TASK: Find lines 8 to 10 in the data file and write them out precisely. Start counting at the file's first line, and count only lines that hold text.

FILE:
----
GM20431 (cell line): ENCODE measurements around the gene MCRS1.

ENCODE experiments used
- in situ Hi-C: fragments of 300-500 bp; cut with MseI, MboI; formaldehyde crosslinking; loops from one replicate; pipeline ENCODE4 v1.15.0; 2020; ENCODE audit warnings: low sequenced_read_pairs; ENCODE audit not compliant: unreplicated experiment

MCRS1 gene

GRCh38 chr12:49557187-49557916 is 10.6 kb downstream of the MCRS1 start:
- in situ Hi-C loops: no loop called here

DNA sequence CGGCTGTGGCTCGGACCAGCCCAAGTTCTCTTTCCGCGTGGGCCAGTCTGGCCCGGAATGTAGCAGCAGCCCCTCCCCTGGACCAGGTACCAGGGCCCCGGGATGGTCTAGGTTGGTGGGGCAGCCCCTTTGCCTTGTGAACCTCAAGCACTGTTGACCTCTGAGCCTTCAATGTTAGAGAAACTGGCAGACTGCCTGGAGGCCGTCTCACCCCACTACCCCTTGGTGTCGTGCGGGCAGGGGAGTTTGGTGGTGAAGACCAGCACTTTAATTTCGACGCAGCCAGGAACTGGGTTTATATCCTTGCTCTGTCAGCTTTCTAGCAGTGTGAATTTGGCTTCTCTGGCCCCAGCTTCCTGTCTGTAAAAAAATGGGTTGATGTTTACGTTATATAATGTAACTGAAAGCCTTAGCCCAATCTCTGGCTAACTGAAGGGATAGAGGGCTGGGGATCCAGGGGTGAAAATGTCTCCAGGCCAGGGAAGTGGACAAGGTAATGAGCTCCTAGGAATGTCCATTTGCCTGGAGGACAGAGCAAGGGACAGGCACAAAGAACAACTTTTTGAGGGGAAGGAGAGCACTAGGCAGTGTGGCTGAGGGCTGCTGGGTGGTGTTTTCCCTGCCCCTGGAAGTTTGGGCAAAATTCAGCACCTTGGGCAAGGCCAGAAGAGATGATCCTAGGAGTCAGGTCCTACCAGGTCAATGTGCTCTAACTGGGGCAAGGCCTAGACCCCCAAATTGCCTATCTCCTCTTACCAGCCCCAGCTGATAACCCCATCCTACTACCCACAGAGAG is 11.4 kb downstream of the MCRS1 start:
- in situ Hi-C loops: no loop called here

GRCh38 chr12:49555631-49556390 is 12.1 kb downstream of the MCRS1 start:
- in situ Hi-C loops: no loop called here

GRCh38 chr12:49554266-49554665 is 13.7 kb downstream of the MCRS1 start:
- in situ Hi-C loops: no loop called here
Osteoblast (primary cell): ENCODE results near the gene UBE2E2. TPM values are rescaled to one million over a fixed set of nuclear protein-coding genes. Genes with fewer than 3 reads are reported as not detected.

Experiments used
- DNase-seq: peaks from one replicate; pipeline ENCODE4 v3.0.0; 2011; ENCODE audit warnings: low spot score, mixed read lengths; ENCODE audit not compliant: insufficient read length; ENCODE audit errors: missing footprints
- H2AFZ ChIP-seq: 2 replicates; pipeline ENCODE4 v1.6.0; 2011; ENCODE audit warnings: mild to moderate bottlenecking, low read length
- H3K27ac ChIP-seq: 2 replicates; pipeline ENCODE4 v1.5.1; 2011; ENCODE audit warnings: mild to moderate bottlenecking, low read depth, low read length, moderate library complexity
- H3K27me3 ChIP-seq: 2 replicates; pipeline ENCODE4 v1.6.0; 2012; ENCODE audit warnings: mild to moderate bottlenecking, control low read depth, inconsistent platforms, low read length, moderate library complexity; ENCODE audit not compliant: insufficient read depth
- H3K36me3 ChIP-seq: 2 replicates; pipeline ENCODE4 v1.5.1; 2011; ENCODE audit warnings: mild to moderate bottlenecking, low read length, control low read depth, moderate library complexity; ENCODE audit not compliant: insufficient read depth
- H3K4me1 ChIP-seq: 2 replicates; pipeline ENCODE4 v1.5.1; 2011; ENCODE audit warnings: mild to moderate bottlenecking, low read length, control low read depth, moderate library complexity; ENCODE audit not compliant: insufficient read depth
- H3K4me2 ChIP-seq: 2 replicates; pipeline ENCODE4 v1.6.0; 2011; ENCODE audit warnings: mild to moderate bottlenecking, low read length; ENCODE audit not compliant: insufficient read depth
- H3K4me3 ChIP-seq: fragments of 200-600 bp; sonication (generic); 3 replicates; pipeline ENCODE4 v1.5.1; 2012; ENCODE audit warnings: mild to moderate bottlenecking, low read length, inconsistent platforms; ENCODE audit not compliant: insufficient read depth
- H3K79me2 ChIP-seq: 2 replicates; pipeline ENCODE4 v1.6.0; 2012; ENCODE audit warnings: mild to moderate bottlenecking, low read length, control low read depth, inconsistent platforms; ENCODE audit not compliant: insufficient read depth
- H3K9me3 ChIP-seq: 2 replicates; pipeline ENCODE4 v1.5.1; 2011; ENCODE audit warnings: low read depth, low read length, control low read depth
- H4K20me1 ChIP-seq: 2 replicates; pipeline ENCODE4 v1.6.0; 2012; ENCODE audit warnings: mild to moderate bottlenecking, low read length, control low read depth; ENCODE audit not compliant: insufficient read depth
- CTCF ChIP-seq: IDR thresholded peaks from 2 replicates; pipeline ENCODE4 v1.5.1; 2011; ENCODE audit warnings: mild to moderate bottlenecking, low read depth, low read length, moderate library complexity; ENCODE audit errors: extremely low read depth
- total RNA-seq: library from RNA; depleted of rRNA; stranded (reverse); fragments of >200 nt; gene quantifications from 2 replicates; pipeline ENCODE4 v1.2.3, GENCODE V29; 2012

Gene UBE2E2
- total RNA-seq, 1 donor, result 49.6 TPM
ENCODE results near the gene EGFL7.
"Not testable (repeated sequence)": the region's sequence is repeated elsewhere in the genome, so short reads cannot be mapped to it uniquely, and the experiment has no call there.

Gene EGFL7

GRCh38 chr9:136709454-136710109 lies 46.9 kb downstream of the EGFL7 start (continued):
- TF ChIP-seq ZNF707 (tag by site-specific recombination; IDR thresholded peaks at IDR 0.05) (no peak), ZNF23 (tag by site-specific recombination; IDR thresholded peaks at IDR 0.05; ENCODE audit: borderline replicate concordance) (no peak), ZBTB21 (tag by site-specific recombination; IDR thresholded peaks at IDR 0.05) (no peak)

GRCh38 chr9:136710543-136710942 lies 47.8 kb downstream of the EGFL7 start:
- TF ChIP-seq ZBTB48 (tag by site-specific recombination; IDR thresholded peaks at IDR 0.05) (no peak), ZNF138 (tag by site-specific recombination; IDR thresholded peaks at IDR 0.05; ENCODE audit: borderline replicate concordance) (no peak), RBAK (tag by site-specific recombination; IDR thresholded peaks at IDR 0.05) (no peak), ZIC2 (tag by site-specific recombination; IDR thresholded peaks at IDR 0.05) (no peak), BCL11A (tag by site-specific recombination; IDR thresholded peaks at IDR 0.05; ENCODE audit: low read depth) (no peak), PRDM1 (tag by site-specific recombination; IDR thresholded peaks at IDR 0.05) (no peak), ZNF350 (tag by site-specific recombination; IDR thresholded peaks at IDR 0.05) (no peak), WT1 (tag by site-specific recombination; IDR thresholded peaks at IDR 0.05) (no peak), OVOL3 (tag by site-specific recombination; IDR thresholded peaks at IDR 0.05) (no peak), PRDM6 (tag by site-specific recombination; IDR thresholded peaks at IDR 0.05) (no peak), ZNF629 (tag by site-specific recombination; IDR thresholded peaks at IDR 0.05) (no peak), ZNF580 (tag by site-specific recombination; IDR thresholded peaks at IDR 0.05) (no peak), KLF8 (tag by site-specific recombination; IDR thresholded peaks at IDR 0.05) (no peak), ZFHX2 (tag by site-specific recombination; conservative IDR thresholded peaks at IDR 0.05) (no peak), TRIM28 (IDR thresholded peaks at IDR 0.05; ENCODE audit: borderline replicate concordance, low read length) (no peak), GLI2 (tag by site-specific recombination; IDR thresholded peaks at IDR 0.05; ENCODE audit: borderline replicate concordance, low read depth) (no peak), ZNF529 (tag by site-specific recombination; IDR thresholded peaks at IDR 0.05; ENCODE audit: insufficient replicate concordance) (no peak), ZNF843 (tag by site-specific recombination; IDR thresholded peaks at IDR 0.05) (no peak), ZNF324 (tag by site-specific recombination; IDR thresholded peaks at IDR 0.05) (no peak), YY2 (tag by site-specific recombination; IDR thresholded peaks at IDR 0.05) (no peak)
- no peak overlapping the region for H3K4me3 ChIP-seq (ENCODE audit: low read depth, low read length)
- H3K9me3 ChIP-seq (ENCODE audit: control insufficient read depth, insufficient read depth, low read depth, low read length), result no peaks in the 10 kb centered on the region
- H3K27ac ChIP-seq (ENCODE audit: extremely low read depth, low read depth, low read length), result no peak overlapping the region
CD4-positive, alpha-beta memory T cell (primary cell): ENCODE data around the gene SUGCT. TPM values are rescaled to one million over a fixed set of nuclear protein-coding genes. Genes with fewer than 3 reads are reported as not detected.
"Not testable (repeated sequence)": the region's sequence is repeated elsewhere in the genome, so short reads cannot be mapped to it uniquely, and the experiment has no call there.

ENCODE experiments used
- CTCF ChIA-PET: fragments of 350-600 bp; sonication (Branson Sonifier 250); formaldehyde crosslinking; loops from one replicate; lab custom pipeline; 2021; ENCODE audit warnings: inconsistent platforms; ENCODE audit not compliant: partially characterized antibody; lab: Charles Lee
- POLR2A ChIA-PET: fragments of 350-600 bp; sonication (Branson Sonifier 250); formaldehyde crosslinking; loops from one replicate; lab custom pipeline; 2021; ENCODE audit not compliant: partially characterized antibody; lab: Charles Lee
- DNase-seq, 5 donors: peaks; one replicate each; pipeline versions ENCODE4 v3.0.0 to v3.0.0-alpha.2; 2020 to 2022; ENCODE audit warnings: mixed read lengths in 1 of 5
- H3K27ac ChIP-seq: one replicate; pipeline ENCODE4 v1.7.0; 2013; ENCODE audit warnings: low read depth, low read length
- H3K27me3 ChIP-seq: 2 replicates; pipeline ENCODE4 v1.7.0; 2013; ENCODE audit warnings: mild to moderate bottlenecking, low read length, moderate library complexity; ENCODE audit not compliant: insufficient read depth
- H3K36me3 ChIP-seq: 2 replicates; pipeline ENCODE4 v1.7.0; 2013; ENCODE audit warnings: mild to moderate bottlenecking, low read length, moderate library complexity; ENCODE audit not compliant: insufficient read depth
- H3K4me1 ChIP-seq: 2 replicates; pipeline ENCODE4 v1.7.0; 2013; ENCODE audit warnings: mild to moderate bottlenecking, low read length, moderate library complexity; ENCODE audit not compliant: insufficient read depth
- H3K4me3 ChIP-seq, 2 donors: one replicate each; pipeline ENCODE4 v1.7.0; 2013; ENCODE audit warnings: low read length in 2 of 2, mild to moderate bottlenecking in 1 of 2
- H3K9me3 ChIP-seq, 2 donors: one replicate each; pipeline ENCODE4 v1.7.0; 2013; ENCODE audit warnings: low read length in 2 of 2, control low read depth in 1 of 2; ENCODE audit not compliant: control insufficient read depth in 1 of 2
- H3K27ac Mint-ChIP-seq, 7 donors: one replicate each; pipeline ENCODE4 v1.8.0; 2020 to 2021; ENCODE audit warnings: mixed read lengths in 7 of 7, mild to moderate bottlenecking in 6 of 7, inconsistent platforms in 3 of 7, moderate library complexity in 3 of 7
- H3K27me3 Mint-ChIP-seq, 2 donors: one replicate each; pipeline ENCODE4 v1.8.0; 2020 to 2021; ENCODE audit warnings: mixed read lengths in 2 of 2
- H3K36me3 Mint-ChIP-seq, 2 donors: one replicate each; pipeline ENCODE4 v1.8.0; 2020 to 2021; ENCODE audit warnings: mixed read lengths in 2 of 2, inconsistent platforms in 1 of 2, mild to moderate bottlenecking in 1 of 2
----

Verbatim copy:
- in situ Hi-C loops: no loop called here

GRCh38 chr12:49555631-49556390 is 12.1 kb downstream of the MCRS1 start:
- in situ Hi-C loops: no loop called here